Gups says BDBL moratorium impacts livelihood but RMA says it is for financial stability

Meanwhile BDBL reduces NPL from 17.37% to 9.22% with RMA set target being 7.5%

With the Royal Monetary Authority (RMA) suspending all loans including Bank Guarantees (BG) of Bhutan Development Bank Limited (BDBL), Royal Insurance Corporation Limited (RICBL) and Cottage and Small Industries (CSI) bank, Gups say rural livelihood has been impacted harshly.

With the loans being stopped for about 5 months, people in the rural areas have had to halt their production activities and plans. According to one of the Gups from Samtse, people have been very forthcoming in enquiring about the lifting of the moratorium.

“Many people have come to enquire about the loans. The community has been badly impacted by the suspension of the loans. People here in rural areas don’t have a source of income, and the loans offered by BDBL was their fund for their activities.”

“There are people who have halted their activities because of the loans. Some people who started constructing and building their houses have halted because they don’t have money to go on, construction have stopped halfway. Agricultural works and livestock farming have all been impacted,” he added.

Some of the Gups of Zhemgang, talked about the impact of BDBL loans.

“People are very dependent on the loans offered by BDBL. It is very beneficial to the people, in terms of agricultural activities, livestock farming and even small businesses. However, with the loans stopped, the impact is highly felt, especially with the youths. There are graduates who have entrepreneurial ideas who want to start business, like workshops or even take up livestock farming, but with the loans stopped, they are unable to do so.”

“I think, for the economy it would be beneficial if the loans were unfrozen. People are discouraged because they do not have a source of income or an investment. People relied on the loans as investment,” he further added.

Local leaders of Trashigang, Paro, Samtse and Zhemgang all agree that the livelihood of people have been impacted because of the frozen loan.

One of the Gups from Trashigang shared, “These loans were used by people to buy seeds, and farm machineries, essentially for many rural activities for agriculture and livestock. With it stopped, people are highly impacted.”

“The people are waiting for the moratorium to be lifted. They are enquiring about the loans and we did enquire to the BDBL, however, we can’t do much as it was a notice from the higher ups,” he added.

“Loans offered by BDBL and CSI banks are usually for rural people, and the interest rates are less compared to other banks. These loans are very useful and helpful for agricultural activities, livestock farming, anything relating to rural activities,” shared Tandin, a graduate who recently left his village.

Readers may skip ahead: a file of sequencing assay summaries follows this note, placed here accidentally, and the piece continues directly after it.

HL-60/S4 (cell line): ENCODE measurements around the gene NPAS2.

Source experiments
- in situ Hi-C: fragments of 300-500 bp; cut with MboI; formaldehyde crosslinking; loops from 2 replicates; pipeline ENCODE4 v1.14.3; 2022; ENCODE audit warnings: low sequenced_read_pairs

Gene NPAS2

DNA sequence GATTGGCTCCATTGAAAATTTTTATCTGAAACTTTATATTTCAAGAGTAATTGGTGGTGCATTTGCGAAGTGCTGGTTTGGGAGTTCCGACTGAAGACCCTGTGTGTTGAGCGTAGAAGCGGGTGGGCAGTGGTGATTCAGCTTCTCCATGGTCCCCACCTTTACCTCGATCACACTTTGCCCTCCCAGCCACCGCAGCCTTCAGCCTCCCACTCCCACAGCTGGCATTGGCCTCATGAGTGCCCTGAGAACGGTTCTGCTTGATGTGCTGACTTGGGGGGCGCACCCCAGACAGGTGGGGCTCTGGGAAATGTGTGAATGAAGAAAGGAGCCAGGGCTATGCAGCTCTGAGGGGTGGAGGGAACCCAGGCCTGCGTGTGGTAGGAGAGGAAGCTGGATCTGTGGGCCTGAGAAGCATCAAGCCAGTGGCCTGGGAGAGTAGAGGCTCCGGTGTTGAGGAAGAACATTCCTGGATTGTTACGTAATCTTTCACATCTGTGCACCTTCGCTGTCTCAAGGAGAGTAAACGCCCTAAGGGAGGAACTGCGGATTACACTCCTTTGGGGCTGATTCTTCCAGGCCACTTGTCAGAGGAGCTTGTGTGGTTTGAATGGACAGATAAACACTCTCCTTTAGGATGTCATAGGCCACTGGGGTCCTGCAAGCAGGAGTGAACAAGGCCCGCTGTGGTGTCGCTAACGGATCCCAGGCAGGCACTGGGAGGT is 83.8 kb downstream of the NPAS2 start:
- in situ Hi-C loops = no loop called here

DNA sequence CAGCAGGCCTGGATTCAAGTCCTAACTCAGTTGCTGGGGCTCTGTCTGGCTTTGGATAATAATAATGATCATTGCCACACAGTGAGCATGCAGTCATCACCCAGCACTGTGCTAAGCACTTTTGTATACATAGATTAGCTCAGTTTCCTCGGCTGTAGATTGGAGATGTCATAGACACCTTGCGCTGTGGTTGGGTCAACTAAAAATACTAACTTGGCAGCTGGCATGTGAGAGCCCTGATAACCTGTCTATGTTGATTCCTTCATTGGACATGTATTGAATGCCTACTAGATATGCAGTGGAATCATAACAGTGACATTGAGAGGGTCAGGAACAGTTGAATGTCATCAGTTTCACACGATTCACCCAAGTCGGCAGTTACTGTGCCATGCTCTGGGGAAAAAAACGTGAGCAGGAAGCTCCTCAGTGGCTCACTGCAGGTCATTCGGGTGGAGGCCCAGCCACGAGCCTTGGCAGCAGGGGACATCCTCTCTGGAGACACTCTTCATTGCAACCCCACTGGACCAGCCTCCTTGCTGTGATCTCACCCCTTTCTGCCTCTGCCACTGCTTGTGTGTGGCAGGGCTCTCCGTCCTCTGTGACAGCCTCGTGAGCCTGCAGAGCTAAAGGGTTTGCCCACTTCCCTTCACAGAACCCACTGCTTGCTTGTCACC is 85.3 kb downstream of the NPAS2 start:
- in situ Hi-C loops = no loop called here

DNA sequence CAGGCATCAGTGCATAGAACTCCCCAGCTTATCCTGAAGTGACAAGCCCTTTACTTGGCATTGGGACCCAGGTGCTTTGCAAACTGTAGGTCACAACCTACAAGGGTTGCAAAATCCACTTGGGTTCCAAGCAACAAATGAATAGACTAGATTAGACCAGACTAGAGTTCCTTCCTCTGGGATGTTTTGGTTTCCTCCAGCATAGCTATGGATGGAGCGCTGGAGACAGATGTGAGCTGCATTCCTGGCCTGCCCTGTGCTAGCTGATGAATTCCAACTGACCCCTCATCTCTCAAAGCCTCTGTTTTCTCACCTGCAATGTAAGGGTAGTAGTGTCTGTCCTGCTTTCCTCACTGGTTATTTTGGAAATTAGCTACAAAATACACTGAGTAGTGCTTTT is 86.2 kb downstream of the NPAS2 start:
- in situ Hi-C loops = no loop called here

“With the loan stopped, people can’t do much. We don’t have money and we don’t have a source to borrow from. Other banks loan schemes are not for us, and even if we do borrow, the interest is too high,” he added.

“It is quite disheartening and discouraging. There are some friends of mine who wants to start businesses, commercial farming and do a lot of other things. With the loans stopped for a while, we are very discouraged. I also had a plan to start a small business firm at my village, however, with the loans stopped, I had to think of other plans. Right now, I’m exploring my options, RCSC exams and even Australia,” he added.

The Finance Minister wrote two letters to the Central Bank in response to the moratorium, and the Opposition Party also issued a press release focusing on how it is impacting the lives of those in the rural areas.

According to RMA, the three financial institutions had excessive and risky proliferation of non-performing loans (NPLs). As the regulator and the supervisor of the banking system in the country, the Central Bank was required to undertake immediate remedial actions before the financial institutions plunged into deeper crises.

RMA stated that the excessive level of NPLs poses as a threat to the Bhutanese economy, if left unchecked, as it has a detrimental effect on the banking system of the country.

It also said it does not impose such sanctions lightly, and is keenly aware of the role and need for sound financial institutions to support the financial aspirations of the community of Bhutan, where savings in bank deposits are very crucial investments.

“About 30 percent of the villagers have not paid back the loans, and because of these 30 percent, the rest 70 percent is effected,” one of the Gups added.

“It would be better if they provided loans to those who has good credentials, those who have been paying back their loans on time. Because of people that has not been able to pay it back, the others are affected greatly,” another Gup added.

Talking to the officials of BDBL, they shared that they are putting in their best efforts to recover the loans. “RMA mandates us to keep our NPL at 7.5 percent. We have made a committee where all senior officials are mandated a branch office to recover loans. Comparatively, our situation has improved, and we are making consistent efforts every day.”

In May, before the moratorium, the NPL was at a record high at 17.37 percent, and currently, it has improved to 9.22 percent. Although it is difficult to predict when the moratorium will be lifted, however, sustained efforts are being made to mitigate the situation so the livelihoods of the people are not impacted. 

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